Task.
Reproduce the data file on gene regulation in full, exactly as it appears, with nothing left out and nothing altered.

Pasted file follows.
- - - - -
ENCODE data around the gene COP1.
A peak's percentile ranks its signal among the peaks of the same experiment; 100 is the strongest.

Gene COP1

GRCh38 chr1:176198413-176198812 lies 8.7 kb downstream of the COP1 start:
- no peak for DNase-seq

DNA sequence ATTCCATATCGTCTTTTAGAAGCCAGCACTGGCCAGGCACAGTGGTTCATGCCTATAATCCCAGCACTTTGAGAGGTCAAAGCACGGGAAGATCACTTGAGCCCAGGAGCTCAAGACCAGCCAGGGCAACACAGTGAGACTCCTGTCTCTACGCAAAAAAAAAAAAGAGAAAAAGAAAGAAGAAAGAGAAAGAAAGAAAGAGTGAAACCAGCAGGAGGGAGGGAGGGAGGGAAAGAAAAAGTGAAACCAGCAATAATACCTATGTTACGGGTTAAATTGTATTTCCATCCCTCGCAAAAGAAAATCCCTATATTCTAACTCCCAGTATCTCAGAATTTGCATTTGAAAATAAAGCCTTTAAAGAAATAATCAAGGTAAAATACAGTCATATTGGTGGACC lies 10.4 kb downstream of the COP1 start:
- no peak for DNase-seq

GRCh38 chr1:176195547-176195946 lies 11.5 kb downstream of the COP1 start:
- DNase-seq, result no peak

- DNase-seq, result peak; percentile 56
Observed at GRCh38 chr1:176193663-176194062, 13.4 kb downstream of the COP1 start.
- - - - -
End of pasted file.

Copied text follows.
ENCODE data around the gene COP1.
A peak's percentile ranks its signal among the peaks of the same experiment; 100 is the strongest.

Gene COP1

GRCh38 chr1:176198413-176198812 lies 8.7 kb downstream of the COP1 start:
- no peak for DNase-seq

DNA sequence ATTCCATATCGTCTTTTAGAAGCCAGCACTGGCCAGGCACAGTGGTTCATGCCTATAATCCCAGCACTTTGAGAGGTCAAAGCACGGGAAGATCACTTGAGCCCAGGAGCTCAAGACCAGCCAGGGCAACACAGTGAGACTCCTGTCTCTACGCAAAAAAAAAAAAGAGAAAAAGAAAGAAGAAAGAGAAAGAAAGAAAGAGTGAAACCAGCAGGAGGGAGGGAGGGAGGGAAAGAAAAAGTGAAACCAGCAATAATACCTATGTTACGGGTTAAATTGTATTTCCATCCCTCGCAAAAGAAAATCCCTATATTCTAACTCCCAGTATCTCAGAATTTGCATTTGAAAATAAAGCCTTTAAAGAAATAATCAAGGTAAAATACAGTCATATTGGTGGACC lies 10.4 kb downstream of the COP1 start:
- no peak for DNase-seq

GRCh38 chr1:176195547-176195946 lies 11.5 kb downstream of the COP1 start:
- DNase-seq, result no peak

- DNase-seq, result peak; percentile 56
Observed at GRCh38 chr1:176193663-176194062, 13.4 kb downstream of the COP1 start.